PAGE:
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US Culture Shift: Respect for Elders

Forget 'golden' years, new watchwords for retirement become 'productive' and 'successful'

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Many advocates for older Americans welcome as long overdue the growing shift toward framing later years as a time for fruitful work. But some caution against adopting terms like "successful aging" - warning that such language can work against older adults, particularly women and minorities, who haven't followed a particular career track.

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"We do need to replace the old model," says Harry Moody, a philosopher, gerontologist and author of "Five Stages of the Soul." But "I'm very worried that we're going to end up with this idea of productive aging, while punishing people who aren't perceived as productive or successful."

Gerontologists warn that no one model can be used to describe the potential - or the potential problems - of older Americans. They point out that older people are just as diverse as younger people are, with varying degrees of skills and needs. But they do note that individuals who have lived longer are more likely to have what some call "cultural wisdom."

"Many would argue that as people grow older, they have a greater ability to think beyond themselves," says Lenard Kaye, a professor of social work and social research at Bryn Mawr College near Philadelphia. "They're more willing to contribute not only to their own well-being, but to the well-being of those around them."

In fact, many researchers and program coordinators around the country are exploring ways that communities can benefit from the resources of their elders, especially through connecting older and younger generations.

In Greensboro, N.C., for example, sociologist Peggye Dilworth-Anderson brought together at-risk African-American grade-school children with older members of the community in an after-school program designed to bolster self-esteem. Some volunteers were retired teachers, but others were illiterate, including one woman who sang Negro spirituals to the children. As part of their bonding with the children, the adults shared their life experiences - describing things like life before television and without indoor plumbing.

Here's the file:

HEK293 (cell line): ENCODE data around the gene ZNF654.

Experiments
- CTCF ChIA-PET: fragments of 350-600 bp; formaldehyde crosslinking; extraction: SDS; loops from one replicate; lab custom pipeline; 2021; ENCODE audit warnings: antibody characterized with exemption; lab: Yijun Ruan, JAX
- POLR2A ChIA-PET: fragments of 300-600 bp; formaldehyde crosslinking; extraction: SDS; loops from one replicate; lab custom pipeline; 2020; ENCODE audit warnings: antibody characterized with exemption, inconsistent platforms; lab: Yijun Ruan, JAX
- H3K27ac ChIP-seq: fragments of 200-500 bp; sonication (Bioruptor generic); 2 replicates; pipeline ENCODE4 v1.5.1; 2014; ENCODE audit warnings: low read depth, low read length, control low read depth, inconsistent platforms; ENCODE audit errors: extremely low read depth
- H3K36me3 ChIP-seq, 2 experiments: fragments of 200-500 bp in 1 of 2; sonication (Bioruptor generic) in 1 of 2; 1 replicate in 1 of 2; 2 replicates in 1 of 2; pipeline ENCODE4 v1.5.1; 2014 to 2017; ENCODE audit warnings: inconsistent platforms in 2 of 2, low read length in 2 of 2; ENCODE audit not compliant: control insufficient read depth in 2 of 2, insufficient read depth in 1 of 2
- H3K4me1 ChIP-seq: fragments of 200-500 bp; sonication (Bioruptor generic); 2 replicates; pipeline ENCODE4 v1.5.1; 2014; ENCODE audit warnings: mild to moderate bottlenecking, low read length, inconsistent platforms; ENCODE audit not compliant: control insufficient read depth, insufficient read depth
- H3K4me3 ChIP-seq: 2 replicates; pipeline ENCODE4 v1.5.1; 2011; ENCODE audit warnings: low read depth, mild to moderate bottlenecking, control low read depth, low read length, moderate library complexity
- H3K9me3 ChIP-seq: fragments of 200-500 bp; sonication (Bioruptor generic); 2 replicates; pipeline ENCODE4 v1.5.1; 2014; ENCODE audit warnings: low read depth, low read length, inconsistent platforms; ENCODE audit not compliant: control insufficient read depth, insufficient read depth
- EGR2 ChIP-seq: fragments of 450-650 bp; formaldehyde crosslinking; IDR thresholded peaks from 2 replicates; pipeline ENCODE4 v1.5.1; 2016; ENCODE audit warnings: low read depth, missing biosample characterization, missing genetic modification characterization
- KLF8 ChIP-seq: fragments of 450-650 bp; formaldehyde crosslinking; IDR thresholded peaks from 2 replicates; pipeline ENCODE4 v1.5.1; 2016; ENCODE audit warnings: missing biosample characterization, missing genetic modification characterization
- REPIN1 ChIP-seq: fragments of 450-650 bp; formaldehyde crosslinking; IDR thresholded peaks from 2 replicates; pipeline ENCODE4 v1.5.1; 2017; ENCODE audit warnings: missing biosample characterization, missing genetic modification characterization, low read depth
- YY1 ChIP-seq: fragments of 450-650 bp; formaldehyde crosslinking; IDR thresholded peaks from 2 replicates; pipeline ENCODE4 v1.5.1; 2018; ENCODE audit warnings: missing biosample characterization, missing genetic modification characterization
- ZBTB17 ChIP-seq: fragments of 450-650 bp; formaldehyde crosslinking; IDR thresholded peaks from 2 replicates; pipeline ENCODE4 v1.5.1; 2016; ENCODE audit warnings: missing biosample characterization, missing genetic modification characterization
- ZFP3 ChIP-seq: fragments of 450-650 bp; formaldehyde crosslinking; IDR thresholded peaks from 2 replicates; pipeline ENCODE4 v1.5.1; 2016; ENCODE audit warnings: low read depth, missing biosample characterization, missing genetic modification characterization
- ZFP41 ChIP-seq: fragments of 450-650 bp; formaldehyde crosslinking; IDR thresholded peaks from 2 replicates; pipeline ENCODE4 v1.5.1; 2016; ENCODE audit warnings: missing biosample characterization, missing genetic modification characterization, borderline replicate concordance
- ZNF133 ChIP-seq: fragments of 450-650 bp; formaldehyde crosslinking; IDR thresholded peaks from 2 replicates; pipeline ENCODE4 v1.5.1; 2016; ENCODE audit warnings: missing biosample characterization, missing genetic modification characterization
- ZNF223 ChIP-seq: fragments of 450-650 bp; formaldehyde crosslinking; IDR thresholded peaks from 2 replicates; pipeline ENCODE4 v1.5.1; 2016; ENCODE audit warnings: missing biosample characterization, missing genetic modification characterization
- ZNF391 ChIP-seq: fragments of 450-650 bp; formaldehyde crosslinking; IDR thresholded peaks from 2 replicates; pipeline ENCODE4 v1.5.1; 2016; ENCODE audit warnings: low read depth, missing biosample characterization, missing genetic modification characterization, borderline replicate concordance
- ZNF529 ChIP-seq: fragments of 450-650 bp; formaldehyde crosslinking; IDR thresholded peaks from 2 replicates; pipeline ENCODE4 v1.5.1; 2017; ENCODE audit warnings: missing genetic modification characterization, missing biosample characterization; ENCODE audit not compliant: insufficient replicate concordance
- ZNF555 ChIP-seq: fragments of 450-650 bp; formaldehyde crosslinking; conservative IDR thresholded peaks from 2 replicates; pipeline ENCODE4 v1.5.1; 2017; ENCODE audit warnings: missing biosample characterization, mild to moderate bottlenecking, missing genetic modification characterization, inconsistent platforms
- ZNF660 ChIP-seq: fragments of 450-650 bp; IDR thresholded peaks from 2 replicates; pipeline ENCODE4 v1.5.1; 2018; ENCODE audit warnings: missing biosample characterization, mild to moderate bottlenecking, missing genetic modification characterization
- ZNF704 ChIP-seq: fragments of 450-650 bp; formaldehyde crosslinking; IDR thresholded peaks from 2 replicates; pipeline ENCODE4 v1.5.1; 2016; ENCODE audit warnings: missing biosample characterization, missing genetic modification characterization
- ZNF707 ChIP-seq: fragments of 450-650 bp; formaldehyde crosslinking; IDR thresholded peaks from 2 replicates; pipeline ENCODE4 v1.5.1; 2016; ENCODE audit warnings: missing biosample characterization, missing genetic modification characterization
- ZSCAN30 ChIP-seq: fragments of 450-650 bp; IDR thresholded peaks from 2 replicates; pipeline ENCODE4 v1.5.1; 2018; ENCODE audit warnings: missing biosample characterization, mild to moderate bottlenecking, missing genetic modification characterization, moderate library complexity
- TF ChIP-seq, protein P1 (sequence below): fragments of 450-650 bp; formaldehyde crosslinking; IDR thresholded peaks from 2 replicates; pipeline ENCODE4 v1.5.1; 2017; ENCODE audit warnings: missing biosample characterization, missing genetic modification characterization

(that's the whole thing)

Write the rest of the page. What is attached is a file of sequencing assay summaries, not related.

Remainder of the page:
Ms. Dilworth-Anderson says she got an unexpected result from the program: an increase among the children of what she calls self-efficacy. "It's the ability to strategize, to plan into the future, to think about tomorrow," she says. "Those older people, without pencil or paper, increased our children's understanding of self-efficacy."

Learning about old Harlem

At the Huntington Theatre in Boston, organizers of a project that involved training young people to interview local elders found a similar intergenerational bond.

"These young people didn't know about the Harlem Renaissance, that there were lawyers and doctors in the black community years ago," says Donna Glick, the theater's education director. "It gave kids a sense of the past where they didn't just see everybody as poor and discriminated against. They saw that these elders had good lives, rich lives, and that they made things happen for themselves."

Author Mary Pipher, who launched a national debate on the well-being of girls with her 1994 book, "Reviving Ophelia," is another advocate of the need to recognize elders as resources. In her new book, due out next year, she argues that older Americans are a vital link in restoring families and communities.

"One of the things that's happened in this country is that we've forgotten how to raise children, not so much as individual parents but as a culture," she says. "One of the wonderful things older people can do for us now is remind us of what a communal culture taught children, and give us some ideas for how groups raise children."